Has some valuable insights but half baked: did not spell out how iPhone 4S is doing the disintermediating. Perhaps it mean to allow users directly interact with the device and the net, but that is not completely getting rid of other means. Siri is not and will not completely replace keyboard and mouse. The case of Liptor, where this guy has expertise, however is an excellent piece.
With Lipitors annual global sales still approaching $10 billion and new generic competition poised to significantly eat away its sales, managing the end of its life cycle is critical for Pfizers near-term outlook.
Through a partnership with Diplomat Specialty Pharmacy, a pharmacy benefits manager in Michigan, Pfizer has put in place a way to sell Lipitor directly to customers, bypassing pharmacies. Diplomat will sell mail-order branded Lipitor at generic prices. Diplomat bills the patients’ health plans for the prescription, and the prices depend on negotiated contracts with Pfizer and the plans. This method of bypassing pharmacies — albeit with one of their own — is important because pharmacies have historically played a role as the gatekeeper, driving patients to switch from the branded drug to the generic version.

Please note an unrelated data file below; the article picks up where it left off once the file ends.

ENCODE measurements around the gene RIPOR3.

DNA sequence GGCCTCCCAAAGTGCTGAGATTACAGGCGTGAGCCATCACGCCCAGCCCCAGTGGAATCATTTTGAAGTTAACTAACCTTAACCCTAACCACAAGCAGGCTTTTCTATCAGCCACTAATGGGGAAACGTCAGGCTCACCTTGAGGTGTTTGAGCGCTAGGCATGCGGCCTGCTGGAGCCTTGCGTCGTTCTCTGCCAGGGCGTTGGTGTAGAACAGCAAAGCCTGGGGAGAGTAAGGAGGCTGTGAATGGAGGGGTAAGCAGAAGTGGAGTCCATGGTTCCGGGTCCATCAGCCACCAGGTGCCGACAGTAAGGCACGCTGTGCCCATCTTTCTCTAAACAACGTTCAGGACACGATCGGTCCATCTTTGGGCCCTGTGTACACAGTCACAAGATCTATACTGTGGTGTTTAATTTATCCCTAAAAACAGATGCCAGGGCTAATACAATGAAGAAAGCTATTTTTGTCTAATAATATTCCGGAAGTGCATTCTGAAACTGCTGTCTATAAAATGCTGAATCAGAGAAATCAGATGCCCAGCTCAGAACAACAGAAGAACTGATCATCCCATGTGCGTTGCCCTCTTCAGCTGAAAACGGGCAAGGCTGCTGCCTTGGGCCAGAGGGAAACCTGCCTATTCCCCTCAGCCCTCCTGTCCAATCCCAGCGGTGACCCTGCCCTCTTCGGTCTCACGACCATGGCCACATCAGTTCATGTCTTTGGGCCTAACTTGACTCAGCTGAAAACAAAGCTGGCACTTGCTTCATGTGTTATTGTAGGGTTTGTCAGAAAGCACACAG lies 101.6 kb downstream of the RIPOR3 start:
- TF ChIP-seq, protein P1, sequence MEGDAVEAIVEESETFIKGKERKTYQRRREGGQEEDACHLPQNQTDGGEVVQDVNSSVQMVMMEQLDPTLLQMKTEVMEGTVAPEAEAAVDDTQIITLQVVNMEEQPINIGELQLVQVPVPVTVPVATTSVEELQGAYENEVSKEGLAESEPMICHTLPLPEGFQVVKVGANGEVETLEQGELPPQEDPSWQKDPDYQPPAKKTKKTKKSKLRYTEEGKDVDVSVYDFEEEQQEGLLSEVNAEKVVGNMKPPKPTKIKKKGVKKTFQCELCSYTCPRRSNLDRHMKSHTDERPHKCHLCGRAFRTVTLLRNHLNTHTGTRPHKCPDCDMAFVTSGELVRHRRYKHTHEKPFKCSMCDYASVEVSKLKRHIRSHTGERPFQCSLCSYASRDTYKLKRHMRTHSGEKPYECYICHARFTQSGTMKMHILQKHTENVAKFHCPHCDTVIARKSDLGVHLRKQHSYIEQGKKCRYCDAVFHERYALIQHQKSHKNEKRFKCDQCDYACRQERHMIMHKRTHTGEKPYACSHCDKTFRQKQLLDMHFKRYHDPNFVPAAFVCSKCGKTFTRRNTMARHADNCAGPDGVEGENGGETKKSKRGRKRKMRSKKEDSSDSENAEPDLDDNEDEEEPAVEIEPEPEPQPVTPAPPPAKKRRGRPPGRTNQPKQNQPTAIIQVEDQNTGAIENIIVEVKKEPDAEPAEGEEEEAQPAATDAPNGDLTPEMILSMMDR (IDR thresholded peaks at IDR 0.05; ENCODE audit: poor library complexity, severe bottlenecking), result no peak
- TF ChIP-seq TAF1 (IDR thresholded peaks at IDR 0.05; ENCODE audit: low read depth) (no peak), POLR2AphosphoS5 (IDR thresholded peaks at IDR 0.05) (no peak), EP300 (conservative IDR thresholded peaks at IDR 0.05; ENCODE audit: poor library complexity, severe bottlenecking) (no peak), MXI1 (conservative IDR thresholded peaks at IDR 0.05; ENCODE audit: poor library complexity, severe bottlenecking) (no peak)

Technology observers were initially underwhelmed by the iPhone 4S. They saw it as nothing more than a reformulation and upgrade from the iPhone 4, not a completely new design and breakthrough iPhone “5”.
But what observers missed was Apple’s canny use of disintermediation — in this case, technological disintermediation — at the end of the life cycle to prepare the way for the future. The iPhone 4S was redesigned with what one leading critic called “artificial intelligence”: a voice-recognition and assistance technology known as Siri that allows users to interact with the device, the network, and the internet without a keyboard and text.